Woman, 26, dying of cancer urged others to 'go to your doctor' in final diary entries
- Credit: PA Media
A "kind-hearted, bubbly" 26-year-old who died of cancer pleaded with other sufferers to "go to your doctor" in her heartbreaking final diary entries, it has been revealed.
Dhneep Bains, from Rowhedge, Colchester, complained of foot pain and other symptoms from March 2017.
She was seen by several different doctors on a rotation at her surgery and had been recommended to ride a bike, do stretches and yoga.
She was eventually diagnosed with Stage 4 Ewing Sarcoma of the pelvis and a secondary growth on the lung in early 2018.
Known to friends and family as Neepy, she died in July 2020 aged just 26.
She endured 26 rounds of chemotherapy and up to eight weeks of radiotherapy before her tragic death.
Now, mother Ramesh Waltho-Brar has shared a diary entry her daughter wrote just months before her tragic death.
This was written when she thought she would be able to live with her cancer, unaware she wouldn't survive the year.
Neepy's last diary entry, written January 24, 2020
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"Since April 26, 2018, all I wanted was a light under the tunnel — never asked for a cure or miracle but could never see it.
"That day my life shattered into a million pieces and all of the things I thought I never wanted, I wanted more than ever!
"I lost a lot in a quick second (but I also gained a lot during this journey and I am so grateful).
"I lost my hope, faith, identity, independence, job, mental, physical and emotional health (which I struggle with on a daily/hourly basis).
"I lost sight of my purpose in life — my drive, passion, hair and dreams. That’s a pretty scary place to be in when you're terrified, alone and dying.
"I never thought I’d be able to do something or anything for that matter as tough, intense and painful as treatment — that’s one thing in life no soul should have to bear.
"You couldn’t even pay me to do it. It’s probably on par with childbirth if not worse a hundred times over.
"But I pushed though it because let's face it — what else was I suppose to do? Wait to die at 24 years young? **** that!
"I got through every second, minute, hour, day, weeks and months with all the help from my family, friends and both medical teams at Colchester general and UCLH. Now I get why cancer survivors are called survivors — we made it!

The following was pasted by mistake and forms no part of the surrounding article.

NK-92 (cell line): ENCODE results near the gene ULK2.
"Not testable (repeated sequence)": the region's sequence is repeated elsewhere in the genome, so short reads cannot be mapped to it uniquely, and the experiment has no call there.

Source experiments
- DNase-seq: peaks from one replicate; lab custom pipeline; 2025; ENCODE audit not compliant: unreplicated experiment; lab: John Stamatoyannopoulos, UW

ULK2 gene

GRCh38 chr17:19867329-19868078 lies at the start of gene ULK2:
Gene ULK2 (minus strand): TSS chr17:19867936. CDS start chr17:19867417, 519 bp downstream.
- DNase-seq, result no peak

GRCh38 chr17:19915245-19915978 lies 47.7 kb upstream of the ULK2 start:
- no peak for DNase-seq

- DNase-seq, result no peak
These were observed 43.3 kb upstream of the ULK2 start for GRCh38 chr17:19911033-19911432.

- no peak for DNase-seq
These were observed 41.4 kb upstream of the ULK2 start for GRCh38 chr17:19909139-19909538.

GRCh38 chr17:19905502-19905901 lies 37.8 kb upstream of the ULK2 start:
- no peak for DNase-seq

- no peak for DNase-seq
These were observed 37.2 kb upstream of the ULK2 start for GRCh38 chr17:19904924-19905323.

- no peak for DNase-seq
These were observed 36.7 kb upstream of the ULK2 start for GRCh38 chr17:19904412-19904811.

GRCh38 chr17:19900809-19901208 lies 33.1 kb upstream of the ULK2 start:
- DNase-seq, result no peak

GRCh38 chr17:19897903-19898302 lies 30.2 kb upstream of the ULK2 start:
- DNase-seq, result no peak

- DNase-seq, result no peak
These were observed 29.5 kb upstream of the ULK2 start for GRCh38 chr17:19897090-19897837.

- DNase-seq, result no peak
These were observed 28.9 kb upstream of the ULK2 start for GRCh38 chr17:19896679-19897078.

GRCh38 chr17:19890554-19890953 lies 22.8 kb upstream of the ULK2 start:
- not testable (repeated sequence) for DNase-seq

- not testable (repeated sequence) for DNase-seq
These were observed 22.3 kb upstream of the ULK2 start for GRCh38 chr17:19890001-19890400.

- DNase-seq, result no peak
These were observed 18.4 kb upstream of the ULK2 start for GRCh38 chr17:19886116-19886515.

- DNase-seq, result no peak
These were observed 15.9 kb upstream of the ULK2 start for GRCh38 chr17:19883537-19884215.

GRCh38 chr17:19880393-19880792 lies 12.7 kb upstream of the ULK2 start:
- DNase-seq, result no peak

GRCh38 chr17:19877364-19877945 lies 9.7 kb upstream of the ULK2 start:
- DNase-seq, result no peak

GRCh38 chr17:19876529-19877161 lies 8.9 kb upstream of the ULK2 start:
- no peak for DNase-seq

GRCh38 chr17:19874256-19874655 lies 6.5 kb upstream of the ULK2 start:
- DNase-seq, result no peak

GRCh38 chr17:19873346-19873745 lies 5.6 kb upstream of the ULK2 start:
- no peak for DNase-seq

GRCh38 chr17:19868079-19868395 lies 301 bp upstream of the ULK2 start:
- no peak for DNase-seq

"Today was bittersweet for me — to follow you up my primary bone tumour behind my left pelvis has been stable since December 2018, however my cancer had already spread across my lungs which got worse and worse so I had more radiotherapy in May 2019 and no active chemo — yay me!
"My recent CT chest scan showed my secondary tumours we’re now also stable — again yay me.
"So that left me thinking what now, surely remission right?
"Sadly not, I was told again that I have a very slim to zero chance of remission.
"But I can still live a happy, long and prosperous life WITH my cancer! (Until I get bad symptoms or my scans show signs of relapse I guess).
"I can work towards getting my mobility and independence back and more importantly back in the salon where I belong.
"I've got stars in my eyes, wind in my hair, dreams to follow and nothing’s getting in my way.
"Now I’ve got another chance to live, I can honestly say that I will never, ever, ever, EVERRRRRRR take anyone or anything for granted for as long as I walk this earth!
"I’ve grown to be very thick-skinned, but cancer ate me up and spat me out like a chew toy.
"I was so naïve when it came to healthcare, so carefree I never felt the need to see the doctor, silly for letting my mind think nothing serious could actually happen to me — I finally smell the coffee.
"One piece of advice I can guarantee particularly the ages between 35 and under — if you feel weird in any shape or form, body feels different, continuous pain or even if it’s a one off — GO TO YOUR DOCTOR!
"No matter how little or small your problem you make sure you get your **** down there and keep going if they send you packing!
"Don’t fall through the system like I did — be made to feel embarrassed for having pain.
"Let's get educated, help our young as well as old and keep beating cancer."